Rylee McDonal ~ Copy Editor
The University of Lynchburg this fall will unveil its official tartan as part of President Morrison-Shetlar’s inauguration celebrations this October.
In April Professor Ursula Bryant of the Art department, conceived a student competition to design the official tartan.
Emeritus professors, Dr. Clifton Potter and Dr. Dorothy Bundy Potter are excited about the university having its own tartan. Clifton said, “ I don’t know any university or college in Virginia that has its own tartan, and generally, you can propose a tartan, but you have to make it official.”
He also said, “What you have are open tartans, which anyone could wear, and private tartans ours would be a private tartan, and technically only worn by students of the school or alumni.”
Tartans became increasingly popular in the 19th century, with the rise of Queen Victoria, as her family was fascinated with the Scottish and their culture. However, in the 18th century, there was an uprising in the Highlands in favor of the heir to the throne of England. Unfortunately, the aftermath of this battle led to the suppression of Scottish heritage.
It was made illegal to play bagpipes, wear the kilt, or do anything that set you apart as a Scot. And this remained until the 19th century. Tartans were traditionally used as a means of recognizing one’s clan. If they all gather in one place then you would look at the design and recognize the different family.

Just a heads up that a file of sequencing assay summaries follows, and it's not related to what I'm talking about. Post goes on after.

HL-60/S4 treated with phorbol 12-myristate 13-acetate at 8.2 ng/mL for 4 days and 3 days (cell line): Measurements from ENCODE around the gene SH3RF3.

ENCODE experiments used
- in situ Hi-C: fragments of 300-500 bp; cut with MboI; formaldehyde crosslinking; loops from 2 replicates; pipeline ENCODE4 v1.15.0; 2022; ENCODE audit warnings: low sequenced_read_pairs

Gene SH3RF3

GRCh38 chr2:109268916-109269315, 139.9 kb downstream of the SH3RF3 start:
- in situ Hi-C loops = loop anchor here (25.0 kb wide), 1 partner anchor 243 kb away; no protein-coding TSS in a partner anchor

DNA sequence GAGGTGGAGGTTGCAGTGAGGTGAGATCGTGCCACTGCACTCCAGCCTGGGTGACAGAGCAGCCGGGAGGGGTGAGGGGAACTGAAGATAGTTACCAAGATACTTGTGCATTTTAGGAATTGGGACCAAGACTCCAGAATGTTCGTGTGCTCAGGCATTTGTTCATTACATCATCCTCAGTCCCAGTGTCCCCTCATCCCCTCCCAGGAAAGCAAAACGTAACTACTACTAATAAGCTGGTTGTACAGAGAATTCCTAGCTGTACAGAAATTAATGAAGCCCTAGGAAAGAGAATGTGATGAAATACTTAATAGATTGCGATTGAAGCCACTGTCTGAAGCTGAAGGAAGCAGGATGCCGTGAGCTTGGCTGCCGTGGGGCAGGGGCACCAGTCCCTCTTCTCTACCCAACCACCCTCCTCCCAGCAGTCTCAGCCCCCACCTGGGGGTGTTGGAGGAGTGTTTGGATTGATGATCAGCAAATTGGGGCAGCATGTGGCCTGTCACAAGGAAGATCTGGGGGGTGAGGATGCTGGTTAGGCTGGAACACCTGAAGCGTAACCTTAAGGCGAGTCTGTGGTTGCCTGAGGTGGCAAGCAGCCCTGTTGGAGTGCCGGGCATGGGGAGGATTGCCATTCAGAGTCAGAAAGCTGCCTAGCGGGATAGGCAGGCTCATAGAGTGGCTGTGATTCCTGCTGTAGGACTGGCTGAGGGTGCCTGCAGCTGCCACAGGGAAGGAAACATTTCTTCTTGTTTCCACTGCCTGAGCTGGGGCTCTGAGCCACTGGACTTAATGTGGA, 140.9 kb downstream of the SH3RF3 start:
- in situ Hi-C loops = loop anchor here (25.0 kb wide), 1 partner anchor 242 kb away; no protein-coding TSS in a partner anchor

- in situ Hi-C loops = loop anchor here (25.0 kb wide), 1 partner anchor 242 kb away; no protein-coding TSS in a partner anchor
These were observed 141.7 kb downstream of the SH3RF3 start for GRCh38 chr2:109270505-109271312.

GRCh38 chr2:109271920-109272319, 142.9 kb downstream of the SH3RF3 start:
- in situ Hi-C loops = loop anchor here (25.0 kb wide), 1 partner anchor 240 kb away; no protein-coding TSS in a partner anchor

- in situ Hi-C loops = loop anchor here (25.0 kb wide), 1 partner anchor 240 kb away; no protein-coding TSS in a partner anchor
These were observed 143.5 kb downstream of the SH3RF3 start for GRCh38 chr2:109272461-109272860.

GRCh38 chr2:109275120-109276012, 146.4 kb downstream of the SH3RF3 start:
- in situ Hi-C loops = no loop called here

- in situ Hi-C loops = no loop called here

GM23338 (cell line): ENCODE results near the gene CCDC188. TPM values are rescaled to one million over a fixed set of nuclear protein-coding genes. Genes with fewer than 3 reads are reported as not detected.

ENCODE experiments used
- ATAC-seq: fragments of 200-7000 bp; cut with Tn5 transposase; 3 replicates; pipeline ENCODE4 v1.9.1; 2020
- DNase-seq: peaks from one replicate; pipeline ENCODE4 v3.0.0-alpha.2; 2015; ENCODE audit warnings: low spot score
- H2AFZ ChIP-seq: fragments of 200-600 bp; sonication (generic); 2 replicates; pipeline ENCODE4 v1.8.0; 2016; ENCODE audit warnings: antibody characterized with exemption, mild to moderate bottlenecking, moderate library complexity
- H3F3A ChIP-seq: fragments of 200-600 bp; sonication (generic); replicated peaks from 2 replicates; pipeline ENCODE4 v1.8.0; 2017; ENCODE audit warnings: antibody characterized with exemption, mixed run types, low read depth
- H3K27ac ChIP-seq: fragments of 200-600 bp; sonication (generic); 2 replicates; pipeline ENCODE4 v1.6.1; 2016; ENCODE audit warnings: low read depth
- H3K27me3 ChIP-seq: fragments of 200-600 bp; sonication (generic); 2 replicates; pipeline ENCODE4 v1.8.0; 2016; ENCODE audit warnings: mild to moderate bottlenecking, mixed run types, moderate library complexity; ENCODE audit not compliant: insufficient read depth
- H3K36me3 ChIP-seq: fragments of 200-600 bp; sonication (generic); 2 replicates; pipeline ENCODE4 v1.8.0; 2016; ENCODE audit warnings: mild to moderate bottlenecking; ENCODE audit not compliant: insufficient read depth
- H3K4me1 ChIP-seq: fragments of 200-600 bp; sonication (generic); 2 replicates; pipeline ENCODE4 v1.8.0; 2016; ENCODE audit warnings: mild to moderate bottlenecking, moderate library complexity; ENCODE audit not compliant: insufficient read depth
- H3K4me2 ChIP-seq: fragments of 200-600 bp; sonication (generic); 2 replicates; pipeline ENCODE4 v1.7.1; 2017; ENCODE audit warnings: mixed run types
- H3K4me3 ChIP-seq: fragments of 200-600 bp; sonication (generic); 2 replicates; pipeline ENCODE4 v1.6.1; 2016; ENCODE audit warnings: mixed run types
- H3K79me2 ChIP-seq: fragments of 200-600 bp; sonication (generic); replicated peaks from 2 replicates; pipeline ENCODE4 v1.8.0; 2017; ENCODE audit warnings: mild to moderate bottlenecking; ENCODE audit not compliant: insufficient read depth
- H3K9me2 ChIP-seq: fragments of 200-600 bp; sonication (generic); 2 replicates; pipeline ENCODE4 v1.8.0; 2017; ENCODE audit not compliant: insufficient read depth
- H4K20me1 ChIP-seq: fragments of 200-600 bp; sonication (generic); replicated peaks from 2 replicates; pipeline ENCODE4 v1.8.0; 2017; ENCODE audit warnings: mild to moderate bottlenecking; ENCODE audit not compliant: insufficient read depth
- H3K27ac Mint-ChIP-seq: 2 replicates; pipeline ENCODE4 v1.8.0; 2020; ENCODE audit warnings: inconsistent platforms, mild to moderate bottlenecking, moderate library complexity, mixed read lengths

Katherine Duncan, a senior, was ecstatic to finally get the word out about this project.
She said, “the pattern represents the clan, or in this case the school. Each color has a very specific meaning, and you make it based on the meaning, not just a pretty design.”
The project initially started out as a competition, the two winners being Duncan and Daniel Skutvik. After making some changes to their designs, the two decided to make a design together. The pair researched the history of the school and interviewed former presidents of the college, as well as professors. The tartan even represents the principles the school was founded on.
“I went a little surface level with the historical research, and eventually brought up the connection between the chapel and Hopwood, and the university and education and religion.” said Duncan, as she explained their reasoning for their design.
For the colors of the tartan, the duo made sure to include many colors that symbolized different aspects of the university, as aspects from President Morrison-Shetlar’s own family tartan. “I test myself to remember all of the colors. We have Hornet Red to represent the students and the school, and that’s in the middle of the tartan and is like the central focus. And we have Morison Green which is the same green from her family’s tartan,” said Duncan
However, with all of this excitement, there is some concern about how the tartan will affect the university’s culture. Duncan stated, “I was wondering that myself…. I hope it’ll be something that is widely accepted.”